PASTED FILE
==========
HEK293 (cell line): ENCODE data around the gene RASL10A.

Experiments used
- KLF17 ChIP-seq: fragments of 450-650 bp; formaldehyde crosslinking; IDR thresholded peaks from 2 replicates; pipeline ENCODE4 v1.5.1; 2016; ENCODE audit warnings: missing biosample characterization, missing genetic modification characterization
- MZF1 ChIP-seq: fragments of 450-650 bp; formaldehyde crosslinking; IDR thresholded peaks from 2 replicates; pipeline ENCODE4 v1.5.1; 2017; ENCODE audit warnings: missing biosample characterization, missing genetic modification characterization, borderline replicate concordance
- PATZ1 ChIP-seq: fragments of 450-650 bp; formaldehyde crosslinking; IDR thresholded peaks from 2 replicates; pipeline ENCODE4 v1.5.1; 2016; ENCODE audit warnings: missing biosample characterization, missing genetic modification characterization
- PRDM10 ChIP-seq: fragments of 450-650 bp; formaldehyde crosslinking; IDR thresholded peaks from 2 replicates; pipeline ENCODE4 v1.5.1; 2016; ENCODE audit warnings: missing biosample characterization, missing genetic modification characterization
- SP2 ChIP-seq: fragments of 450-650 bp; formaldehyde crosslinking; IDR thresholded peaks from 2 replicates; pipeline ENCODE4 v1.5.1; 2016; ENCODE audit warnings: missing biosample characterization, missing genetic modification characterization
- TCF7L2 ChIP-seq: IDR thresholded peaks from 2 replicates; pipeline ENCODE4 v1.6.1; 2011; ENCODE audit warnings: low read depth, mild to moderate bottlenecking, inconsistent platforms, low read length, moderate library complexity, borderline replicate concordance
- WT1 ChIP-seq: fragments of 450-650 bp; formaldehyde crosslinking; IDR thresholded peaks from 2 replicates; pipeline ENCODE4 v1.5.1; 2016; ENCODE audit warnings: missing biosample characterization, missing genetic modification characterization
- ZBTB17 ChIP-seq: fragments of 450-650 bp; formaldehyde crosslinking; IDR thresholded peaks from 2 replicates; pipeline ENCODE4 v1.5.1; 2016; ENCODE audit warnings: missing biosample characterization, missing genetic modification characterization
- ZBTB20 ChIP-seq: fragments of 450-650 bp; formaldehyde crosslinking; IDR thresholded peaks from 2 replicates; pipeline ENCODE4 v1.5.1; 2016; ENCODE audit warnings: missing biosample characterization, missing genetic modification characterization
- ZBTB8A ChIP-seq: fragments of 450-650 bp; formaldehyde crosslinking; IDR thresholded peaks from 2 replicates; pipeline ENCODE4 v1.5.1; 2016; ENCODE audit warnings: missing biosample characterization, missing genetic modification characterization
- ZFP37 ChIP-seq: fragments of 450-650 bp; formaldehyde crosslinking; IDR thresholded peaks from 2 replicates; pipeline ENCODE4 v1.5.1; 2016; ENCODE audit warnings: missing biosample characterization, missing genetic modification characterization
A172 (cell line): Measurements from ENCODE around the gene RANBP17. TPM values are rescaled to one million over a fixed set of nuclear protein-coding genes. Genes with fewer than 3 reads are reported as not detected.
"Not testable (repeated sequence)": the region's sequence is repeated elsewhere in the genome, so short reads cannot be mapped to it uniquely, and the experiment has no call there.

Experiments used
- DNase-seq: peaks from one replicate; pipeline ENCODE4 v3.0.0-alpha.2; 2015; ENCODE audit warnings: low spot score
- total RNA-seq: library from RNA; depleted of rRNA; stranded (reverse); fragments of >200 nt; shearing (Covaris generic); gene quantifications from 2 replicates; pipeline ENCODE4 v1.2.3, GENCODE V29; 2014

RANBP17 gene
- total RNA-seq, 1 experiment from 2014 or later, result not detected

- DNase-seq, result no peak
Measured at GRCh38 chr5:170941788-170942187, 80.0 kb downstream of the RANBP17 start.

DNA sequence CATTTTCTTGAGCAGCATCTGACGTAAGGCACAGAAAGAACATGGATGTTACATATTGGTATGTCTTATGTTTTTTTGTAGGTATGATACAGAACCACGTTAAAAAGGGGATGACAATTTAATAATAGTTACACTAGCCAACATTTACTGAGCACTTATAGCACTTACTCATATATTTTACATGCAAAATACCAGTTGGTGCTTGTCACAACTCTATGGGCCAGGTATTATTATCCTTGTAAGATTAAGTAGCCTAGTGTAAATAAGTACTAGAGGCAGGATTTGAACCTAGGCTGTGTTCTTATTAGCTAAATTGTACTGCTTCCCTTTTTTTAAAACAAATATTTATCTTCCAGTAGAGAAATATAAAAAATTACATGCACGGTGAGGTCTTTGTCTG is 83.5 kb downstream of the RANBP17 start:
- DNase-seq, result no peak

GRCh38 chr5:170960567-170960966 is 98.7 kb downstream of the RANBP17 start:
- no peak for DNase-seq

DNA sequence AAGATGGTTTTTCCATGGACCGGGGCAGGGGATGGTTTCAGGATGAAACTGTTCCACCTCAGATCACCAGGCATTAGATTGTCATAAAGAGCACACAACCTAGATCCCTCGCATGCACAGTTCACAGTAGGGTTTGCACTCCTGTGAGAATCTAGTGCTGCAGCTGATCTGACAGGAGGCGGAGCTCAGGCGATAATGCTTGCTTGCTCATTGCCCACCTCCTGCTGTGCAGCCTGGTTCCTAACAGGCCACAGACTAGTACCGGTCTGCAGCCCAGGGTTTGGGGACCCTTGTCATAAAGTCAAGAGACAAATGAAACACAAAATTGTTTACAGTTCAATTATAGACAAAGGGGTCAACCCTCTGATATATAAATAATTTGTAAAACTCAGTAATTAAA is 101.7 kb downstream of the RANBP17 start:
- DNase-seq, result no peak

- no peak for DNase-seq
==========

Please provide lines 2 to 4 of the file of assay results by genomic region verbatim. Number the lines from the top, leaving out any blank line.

Experiments used
- KLF17 ChIP-seq: fragments of 450-650 bp; formaldehyde crosslinking; IDR thresholded peaks from 2 replicates; pipeline ENCODE4 v1.5.1; 2016; ENCODE audit warnings: missing biosample characterization, missing genetic modification characterization
- MZF1 ChIP-seq: fragments of 450-650 bp; formaldehyde crosslinking; IDR thresholded peaks from 2 replicates; pipeline ENCODE4 v1.5.1; 2017; ENCODE audit warnings: missing biosample characterization, missing genetic modification characterization, borderline replicate concordance